Everyone knows that all parishioners want from their priest is someone who will visit. Oh, they like a nicely done liturgy, a good choice of hymns (‘their’ favourites if possible), and short sermons but at the end of the day your theology could be to the right of Genghis Khan but they wouldn’t care a jot as long as they get a visit from time to time.
So every priest, when they start a new job, plans to visit. A lot. Especially in the first few months. Of course, the first few months are hectic with finding your way around, dealing with property issues, learning the ropes and asking questions to anyone who looks like they might know a thing or two. And before you know it, the weeks have turned to months and so far you’ve only been inside two parishioner’s houses – and they were the ones who invited you to dinner. (That’s the secret, by the way. And it doesn’t have to be dinner – coffee (decaff) will do!)
Now, of course, the weather has put paid to any visiting. I can’t get out for my own bread and milk, never mind anybody else’s. (Well that’s not strictly true as I did eventually get out and scared myself witless in the process. And hasn’t the scenery changed so much so that I haven’t a clue where I am?) So this afternoon I have been doing pastoral phone calls. “Are you okay? Are you managing to get supplies in? Are you warm enough?” That sort of thing. And it has been most incredible hearing stories of kind neighbours and risky journeys undertaken by sons and daughters who live in Edinburgh or Glasgow. All are well. Paths get cleared. Nobody is starving. (I’ve lost almost 7lbs which is a bonus.) Of course, nobody can get out onto a pavement that is safe to walk on but they are all doing well.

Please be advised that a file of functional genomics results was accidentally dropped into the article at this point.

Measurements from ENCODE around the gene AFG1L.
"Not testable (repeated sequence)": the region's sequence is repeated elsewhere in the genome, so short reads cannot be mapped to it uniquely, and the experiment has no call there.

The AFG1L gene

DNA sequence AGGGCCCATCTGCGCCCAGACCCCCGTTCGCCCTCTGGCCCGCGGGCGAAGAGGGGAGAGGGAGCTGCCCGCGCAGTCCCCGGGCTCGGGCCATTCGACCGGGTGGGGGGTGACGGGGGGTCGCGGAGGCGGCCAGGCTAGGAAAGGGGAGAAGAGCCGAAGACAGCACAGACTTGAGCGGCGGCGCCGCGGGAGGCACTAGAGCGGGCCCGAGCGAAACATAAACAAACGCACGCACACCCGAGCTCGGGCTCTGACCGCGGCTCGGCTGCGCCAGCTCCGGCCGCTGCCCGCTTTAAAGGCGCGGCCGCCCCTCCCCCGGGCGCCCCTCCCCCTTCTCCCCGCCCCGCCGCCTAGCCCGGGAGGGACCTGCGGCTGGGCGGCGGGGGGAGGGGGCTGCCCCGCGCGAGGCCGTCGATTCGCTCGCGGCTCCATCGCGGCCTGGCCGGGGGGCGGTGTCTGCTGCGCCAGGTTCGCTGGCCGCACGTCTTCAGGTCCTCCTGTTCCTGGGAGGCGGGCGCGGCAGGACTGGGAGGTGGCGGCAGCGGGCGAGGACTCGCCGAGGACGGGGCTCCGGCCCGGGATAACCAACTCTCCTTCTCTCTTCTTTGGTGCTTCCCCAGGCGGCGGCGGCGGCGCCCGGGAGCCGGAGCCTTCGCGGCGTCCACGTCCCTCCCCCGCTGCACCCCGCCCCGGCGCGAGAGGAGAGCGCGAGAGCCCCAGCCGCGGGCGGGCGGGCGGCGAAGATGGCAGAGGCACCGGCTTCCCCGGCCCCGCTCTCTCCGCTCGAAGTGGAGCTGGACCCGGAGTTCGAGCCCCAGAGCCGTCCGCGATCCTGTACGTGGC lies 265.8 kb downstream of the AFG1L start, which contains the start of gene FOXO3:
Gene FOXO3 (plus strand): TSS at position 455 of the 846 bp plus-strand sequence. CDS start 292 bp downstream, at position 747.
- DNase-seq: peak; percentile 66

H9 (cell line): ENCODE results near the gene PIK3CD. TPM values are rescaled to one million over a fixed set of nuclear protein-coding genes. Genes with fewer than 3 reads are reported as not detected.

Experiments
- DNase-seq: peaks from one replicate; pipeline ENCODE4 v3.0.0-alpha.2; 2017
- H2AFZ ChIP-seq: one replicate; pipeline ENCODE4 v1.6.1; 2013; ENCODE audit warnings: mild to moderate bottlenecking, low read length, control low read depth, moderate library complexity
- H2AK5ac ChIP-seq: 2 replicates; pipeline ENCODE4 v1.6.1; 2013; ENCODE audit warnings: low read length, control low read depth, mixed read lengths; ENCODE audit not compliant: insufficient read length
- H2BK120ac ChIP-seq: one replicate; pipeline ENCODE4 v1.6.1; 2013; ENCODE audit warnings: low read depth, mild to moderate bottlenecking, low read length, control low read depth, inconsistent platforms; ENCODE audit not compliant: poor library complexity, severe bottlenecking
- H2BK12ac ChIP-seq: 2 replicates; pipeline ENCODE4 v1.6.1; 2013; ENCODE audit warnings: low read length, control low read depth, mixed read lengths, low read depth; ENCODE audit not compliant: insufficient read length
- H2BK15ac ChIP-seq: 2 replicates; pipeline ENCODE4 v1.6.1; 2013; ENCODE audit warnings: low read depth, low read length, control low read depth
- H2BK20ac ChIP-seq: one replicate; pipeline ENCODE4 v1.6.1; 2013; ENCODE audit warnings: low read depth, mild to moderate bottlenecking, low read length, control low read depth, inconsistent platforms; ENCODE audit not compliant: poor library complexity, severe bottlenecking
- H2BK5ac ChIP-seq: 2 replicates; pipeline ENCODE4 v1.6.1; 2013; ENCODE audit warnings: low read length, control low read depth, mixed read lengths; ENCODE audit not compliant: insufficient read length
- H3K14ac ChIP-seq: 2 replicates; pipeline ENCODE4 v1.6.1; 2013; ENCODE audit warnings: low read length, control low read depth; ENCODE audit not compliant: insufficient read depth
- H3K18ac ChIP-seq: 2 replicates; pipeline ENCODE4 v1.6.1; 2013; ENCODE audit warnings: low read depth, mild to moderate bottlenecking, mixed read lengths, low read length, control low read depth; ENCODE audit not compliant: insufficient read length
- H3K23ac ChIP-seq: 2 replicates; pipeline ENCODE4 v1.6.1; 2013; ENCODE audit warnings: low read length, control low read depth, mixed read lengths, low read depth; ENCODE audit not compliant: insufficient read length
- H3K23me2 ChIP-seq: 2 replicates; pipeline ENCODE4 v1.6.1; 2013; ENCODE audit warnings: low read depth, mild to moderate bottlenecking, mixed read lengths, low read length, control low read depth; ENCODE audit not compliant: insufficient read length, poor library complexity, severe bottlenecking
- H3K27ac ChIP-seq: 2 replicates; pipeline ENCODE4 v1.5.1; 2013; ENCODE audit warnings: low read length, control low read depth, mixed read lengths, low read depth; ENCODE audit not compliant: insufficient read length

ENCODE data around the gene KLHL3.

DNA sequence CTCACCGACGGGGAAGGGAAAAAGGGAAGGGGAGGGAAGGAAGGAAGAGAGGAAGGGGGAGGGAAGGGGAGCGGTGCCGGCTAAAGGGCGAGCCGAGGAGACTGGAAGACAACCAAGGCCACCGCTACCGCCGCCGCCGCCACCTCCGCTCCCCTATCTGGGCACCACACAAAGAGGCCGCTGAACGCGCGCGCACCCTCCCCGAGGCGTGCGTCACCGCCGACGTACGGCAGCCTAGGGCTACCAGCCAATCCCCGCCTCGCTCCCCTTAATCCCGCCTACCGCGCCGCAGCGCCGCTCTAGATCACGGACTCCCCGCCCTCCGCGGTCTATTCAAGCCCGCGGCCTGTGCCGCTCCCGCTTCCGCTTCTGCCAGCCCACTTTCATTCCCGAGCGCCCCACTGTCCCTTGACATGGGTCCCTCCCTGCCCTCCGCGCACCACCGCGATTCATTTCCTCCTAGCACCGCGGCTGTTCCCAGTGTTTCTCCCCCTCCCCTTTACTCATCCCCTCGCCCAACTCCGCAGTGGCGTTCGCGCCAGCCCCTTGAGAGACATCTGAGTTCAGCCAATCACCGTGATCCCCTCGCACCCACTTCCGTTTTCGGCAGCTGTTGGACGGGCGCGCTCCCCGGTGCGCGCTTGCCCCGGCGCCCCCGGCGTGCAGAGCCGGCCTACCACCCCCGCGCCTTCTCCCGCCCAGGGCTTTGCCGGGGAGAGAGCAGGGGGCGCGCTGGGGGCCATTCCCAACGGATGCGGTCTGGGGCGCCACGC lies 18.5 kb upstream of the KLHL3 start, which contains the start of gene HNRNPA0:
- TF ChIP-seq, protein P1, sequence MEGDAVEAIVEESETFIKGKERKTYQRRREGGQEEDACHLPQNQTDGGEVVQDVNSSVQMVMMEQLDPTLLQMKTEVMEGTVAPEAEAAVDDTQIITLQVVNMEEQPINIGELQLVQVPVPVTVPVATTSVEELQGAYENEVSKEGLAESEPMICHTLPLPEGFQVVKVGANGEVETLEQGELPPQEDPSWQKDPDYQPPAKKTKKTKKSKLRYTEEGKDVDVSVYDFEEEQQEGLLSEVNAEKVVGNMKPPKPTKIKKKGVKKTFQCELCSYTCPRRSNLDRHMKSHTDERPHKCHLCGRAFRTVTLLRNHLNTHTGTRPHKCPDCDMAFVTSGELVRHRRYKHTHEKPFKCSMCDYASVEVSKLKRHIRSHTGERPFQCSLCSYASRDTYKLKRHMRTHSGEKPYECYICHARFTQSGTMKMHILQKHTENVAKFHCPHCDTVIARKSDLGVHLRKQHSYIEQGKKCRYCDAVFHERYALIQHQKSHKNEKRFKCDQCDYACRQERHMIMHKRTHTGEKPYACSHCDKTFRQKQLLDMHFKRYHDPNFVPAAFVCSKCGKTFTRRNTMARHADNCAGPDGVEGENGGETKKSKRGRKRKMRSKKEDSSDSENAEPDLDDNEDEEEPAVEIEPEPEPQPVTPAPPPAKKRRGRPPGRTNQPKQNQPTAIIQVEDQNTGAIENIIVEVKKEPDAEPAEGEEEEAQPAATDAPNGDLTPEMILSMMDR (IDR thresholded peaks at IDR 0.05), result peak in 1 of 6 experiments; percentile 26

Me? Oh I’ve got cabin fever again and really needed to speak to people. So the phone calls have made me feel so much better, thank you very much.